Showing Grants 1 to 10 of 94|
|Jack McPartland, Future Buro, Sydney, Australia - AU|
Jack McPartland of Future Buro in Australia will work to turn the figure "0.7%" – which is the United Nations target for aid donations from the Gross Domestic Product (GDP) of developed countries – into a brand that can be communicated to tell the story about the proportionally small amount of financial resources needed to make an impact in the developing world. After branding is created, Future Buro will work to secure partnerships to facilitate donations of 0.7% of incomes, budgets, and media space to expand the reach of targeted communications about the positive impact of foreign aid.
|4°C Simple Passive Vaccine Storage Device|
|Keith Bartlett, True Energy, Tywyn, United Kingdom - GB|
Keith Bartlett of True Energy in the United Kingdom will work with stakeholders in the immunization community to create a prototype vaccine storage device that uses the properties of water density to maintain vaccines at 4°C during the "last mile" of the cold chain. A water container that maintains the liquid at a steady temperature of 4°C will be in contact with the vaccine storage area, preventing temperature fluctuations that can damage or destroy vaccines.
|A Buddy Program for Immunisation System Managers|
|Ben Gilbert, University of Canberra, Canberra, Australia - AU|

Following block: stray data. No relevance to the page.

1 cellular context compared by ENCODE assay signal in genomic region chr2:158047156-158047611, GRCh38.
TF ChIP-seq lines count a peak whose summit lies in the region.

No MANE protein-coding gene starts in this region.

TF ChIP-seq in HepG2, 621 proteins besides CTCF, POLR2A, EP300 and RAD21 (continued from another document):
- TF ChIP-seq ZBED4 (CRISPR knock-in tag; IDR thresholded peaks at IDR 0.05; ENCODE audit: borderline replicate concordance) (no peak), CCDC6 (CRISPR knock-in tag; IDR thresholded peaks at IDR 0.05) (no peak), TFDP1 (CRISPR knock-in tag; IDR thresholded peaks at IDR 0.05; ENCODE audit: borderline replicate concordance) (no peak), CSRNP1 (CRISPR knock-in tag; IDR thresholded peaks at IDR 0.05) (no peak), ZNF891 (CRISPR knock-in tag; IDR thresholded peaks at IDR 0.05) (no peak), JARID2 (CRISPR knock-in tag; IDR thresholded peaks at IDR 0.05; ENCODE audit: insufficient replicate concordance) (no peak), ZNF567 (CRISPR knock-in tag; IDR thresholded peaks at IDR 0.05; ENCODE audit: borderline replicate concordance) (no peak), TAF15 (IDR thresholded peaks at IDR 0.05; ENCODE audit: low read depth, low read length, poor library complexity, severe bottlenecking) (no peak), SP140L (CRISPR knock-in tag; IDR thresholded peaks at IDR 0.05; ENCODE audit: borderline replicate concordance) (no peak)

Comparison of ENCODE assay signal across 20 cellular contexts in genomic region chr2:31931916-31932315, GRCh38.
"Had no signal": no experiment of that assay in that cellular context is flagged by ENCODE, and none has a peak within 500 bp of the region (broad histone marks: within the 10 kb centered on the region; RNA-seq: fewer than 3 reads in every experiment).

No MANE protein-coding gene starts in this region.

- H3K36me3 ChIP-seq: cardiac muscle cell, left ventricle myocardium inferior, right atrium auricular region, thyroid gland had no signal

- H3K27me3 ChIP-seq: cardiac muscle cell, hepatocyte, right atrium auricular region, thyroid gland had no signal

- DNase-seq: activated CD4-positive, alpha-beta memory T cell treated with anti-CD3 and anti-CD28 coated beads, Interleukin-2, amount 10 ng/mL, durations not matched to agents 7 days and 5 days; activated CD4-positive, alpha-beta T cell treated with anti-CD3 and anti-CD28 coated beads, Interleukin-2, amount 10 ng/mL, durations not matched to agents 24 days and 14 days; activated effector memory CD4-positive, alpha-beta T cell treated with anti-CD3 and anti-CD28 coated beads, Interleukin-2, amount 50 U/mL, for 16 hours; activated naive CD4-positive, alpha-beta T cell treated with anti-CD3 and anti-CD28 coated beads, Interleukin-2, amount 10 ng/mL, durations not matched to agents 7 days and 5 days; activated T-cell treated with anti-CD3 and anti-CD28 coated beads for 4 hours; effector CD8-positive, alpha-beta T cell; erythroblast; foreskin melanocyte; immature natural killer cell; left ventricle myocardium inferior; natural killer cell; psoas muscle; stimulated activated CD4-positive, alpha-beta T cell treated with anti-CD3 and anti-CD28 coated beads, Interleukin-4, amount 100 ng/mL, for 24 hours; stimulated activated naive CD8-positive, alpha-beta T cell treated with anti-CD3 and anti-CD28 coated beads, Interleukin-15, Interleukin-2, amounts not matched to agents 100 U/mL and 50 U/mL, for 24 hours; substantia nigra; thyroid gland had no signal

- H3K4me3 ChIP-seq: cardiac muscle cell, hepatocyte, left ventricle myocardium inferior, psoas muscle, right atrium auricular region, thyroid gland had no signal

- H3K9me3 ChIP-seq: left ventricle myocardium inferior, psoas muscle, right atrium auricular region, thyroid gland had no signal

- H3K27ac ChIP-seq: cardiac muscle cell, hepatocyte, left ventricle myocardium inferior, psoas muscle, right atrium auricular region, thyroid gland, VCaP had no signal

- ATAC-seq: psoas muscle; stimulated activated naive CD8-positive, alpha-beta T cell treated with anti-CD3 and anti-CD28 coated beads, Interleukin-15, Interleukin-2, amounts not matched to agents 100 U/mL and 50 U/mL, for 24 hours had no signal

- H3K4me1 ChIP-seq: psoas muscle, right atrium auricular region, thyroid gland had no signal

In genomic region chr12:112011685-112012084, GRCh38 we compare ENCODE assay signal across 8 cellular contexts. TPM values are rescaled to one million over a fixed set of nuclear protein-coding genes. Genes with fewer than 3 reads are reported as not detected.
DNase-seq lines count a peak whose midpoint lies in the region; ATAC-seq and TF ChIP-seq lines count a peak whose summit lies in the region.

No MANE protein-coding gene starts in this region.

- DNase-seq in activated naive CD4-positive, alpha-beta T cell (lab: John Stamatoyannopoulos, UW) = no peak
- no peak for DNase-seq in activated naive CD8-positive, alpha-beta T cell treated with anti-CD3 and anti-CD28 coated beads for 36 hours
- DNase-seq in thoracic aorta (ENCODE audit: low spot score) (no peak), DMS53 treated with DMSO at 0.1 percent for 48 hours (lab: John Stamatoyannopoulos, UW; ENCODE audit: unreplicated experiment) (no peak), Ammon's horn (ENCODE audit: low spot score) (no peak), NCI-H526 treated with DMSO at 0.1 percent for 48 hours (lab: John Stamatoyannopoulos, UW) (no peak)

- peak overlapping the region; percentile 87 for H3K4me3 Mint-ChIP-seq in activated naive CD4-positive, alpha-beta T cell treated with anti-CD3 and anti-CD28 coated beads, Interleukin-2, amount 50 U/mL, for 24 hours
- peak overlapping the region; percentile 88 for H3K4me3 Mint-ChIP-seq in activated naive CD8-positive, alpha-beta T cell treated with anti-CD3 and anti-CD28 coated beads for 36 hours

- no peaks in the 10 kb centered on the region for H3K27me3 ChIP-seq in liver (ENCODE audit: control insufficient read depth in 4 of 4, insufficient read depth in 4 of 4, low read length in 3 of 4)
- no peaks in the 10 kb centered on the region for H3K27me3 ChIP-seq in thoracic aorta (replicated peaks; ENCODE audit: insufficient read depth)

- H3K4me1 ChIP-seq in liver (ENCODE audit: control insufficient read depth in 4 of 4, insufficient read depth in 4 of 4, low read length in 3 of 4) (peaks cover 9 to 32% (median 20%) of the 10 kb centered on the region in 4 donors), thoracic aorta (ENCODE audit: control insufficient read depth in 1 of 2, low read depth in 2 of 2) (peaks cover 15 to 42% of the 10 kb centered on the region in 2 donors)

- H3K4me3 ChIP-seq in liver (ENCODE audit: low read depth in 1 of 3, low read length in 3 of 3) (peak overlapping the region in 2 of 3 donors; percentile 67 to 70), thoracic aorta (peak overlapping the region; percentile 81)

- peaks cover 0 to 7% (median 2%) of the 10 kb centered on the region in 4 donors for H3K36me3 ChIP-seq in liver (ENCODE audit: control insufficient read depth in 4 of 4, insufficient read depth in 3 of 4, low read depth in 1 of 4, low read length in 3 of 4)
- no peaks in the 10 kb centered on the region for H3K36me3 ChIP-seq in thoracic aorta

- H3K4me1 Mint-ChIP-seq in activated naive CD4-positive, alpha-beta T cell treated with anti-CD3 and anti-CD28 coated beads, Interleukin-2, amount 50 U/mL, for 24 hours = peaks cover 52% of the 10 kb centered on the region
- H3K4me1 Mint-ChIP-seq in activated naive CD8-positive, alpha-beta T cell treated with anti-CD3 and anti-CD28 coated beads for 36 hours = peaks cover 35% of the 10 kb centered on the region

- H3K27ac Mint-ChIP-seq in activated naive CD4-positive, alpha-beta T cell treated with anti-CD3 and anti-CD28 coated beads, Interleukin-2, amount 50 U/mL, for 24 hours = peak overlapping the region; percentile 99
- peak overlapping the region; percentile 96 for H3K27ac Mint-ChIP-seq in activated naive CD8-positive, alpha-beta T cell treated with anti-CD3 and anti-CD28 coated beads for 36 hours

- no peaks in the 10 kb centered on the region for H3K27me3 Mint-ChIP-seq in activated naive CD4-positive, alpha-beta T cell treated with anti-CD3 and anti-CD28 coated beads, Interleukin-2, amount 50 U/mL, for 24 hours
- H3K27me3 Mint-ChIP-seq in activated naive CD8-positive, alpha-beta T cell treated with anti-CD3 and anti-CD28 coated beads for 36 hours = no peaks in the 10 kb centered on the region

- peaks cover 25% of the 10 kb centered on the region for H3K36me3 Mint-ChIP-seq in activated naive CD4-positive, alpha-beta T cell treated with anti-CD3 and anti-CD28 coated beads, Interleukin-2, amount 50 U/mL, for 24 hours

Ben Gilbert and Andrew Brown of the University of Canberra in Australia will develop a regional support network for medical supply managers in Pacific Island countries that can help them to better apply the formal training they received to manage vaccine supply systems. By engaging them in a buddy support system, Gilbert and Brown hope to empower these managers to overcome cultural, educational, social and historical factors that hinder effective management styles, and help them operate supply systems that are more responsive to immunization challenges in those developing countries.
|A High Throughput Mosquito Assay|
|Koen Dechering, TropIQ Health Sciences, Nijmegen, Netherlands - NL|
Koen Dechering of TropIQ Health Sciences in the Netherlands proposes to develop a high throughput assay that uses luciferase‐expressing parasites, which emit light as they develop in the mosquito midgut after ingestion, along with microsphere-barcoded compound libraries, to allow easy identification of compounds that block malaria transmission. Anti-malarial compounds from the Malaria Box will be screened using this assay.
|A Lab-on-Mobile-Device Platform for Seed Testing|
|Donald Cooper, Mobile Assay Inc., Boulder, CO, United States - US|
Donald Cooper of Mobile Assay Inc. in the U.S. will develop a low-cost, highly sensitive smartphone-based platform that employs phone cameras to image and amplify signals from immunoassay rapid test strips to detect Botrytis and aflatoxin infection in seeds or soil. Connecting phone data to a cloud server would allow farmers to monitor seed and crop quality and enable the development of regional preventative strategies.